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My Life with Bob: Flawed Heroine Keeps Book of Books, Plot Ensues Hardcover – Deckle Edge, May 2, 2017
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“[Pamela Paul] is reflective, open and at times achingly funny. My Life with Bob is the book that she was put on this Earth to write.” ―The Economist
"Pamela Paul recalls the stories that have given shape to her own narrative in her appealingly roving memoir.... which includes...undersung marvels that boldly take measure of the world―and challenge us to write our own story." ―Vogue
“An engaging and…funny memoir…. a delightfully gushing love letter to books ― books as a medium that can connect us, transport us and transform us.”―Washington Post
"Bob becomes a memory keeper, not so much of the books...as of the personal associations they hold for her, such as the place where she read them or the people she was with at the time. Paul approaches books with tenderness, desire, insecurity, and, always, ambition."―The New Yorker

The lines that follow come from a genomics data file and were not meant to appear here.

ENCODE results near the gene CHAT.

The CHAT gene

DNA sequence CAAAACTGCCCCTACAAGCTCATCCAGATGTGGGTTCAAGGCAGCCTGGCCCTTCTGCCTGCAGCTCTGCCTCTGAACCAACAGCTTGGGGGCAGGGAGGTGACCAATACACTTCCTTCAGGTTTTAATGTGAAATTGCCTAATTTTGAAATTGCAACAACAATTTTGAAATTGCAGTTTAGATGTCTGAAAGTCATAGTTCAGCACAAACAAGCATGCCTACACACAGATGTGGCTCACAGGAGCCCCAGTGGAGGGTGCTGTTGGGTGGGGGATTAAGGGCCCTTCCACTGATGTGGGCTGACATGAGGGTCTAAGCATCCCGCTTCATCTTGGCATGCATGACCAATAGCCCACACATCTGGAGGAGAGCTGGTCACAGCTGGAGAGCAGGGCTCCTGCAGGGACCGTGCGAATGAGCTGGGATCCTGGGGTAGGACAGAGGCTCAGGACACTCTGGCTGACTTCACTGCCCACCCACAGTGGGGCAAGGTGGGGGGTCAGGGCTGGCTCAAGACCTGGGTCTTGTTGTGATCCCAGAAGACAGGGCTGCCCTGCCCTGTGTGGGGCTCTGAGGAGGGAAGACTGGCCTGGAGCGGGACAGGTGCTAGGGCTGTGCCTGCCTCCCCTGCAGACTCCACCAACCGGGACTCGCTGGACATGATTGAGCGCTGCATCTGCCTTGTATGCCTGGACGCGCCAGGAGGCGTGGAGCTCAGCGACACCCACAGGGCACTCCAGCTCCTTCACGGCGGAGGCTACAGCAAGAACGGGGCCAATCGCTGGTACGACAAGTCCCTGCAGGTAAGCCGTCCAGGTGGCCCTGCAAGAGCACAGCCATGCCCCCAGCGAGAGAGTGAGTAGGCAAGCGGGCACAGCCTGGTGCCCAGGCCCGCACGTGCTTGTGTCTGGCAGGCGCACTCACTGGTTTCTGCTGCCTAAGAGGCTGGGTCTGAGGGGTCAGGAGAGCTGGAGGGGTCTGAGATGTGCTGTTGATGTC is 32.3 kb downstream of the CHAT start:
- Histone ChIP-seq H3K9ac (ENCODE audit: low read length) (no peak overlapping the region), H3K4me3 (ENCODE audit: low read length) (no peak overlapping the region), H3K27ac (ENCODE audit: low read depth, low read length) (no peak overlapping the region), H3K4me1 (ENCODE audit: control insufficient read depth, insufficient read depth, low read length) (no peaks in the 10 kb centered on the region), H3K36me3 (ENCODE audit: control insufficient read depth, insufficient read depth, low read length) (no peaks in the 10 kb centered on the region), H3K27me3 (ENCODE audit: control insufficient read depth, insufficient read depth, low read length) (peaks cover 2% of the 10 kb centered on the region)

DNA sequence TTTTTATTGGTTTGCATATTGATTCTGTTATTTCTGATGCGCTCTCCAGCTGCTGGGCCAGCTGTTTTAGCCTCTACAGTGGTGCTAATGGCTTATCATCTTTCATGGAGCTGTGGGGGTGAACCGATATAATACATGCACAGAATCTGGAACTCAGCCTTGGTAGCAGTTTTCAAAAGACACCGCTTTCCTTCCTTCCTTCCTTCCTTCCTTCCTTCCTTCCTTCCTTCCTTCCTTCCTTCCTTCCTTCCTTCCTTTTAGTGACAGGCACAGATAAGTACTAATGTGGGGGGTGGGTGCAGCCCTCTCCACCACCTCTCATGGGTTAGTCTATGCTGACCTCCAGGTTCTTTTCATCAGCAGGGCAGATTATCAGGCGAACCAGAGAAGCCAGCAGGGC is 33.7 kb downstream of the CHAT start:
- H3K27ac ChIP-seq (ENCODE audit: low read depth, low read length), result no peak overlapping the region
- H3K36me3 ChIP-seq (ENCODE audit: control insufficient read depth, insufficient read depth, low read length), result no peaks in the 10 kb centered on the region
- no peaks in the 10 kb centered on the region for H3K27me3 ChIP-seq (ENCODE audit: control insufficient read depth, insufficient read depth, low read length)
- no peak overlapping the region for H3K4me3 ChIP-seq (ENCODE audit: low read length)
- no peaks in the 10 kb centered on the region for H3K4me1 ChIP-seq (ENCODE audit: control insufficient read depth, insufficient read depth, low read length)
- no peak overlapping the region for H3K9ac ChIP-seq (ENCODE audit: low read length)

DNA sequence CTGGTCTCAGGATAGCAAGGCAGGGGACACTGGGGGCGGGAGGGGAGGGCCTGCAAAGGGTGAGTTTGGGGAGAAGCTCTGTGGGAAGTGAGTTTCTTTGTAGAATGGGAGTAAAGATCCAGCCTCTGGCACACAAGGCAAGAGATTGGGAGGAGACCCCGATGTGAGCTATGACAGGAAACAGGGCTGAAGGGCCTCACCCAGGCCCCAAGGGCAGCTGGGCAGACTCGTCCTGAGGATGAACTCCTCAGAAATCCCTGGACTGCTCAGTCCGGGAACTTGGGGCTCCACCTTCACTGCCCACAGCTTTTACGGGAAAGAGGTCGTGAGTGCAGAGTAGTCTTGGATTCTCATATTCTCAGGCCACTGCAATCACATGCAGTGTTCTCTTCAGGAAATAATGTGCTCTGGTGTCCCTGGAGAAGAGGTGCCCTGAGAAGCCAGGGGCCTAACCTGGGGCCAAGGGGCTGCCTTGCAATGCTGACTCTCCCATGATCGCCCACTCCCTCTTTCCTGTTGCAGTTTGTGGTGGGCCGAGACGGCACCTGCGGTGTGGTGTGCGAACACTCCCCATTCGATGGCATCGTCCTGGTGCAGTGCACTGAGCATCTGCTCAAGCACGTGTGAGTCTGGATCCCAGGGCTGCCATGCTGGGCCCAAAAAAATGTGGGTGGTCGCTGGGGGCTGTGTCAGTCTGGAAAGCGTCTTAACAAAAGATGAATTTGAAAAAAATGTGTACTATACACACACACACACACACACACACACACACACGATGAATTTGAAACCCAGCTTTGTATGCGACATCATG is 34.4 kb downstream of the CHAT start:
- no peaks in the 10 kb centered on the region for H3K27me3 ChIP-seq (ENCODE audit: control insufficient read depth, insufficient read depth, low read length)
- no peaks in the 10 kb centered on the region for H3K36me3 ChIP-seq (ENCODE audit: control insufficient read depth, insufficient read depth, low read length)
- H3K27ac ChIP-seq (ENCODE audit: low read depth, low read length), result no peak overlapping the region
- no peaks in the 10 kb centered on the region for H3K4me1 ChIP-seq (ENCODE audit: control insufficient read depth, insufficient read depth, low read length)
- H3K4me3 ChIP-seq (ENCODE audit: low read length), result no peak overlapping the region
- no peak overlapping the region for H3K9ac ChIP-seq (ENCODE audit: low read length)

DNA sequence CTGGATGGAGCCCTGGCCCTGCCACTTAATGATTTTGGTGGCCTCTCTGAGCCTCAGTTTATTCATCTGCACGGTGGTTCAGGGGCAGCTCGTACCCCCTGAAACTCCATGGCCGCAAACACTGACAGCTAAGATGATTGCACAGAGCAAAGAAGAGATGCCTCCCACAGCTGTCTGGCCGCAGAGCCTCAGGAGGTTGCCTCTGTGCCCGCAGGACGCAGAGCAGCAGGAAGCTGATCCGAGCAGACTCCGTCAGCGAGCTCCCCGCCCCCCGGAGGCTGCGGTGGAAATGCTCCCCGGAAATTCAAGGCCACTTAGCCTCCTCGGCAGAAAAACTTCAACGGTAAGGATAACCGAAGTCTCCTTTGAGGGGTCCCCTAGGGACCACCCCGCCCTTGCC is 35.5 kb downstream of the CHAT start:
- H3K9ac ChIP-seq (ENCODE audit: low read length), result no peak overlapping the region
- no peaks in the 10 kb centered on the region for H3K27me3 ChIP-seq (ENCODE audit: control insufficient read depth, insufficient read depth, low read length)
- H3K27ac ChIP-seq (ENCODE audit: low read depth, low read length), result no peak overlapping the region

“A rollicking, intimate expedition through a brilliant booklover’s heart, mind, and life…. ‘My Life With Bob’ is a fun, accessible, well-written bookalogue; the kind of memoir Pamela Paul would have raved about in the venerable New York Times Book Review if she hadn’t written it.”―The Christian Science Monitor
“A heartwarming reminiscence of the books that reflected and shaped her state of mind at every stage of life. By the end, you’ll be hard pressed to not start keeping a ‘Bob’…of your own.”―Harper’s Bazaar
“A bibliophile’s treasure trove of insights.”―O, The Oprah Magazine
“Reading Paul, I began to see how much the books you gravitate towards reveal about your truest loves, your most instinctive urges, as well as more thoughtful, curated appetites…. She displays true bravery by listing all of the books she’s finished reading… [it’s] a baring of one’s soul that merits respect.”―Financial Times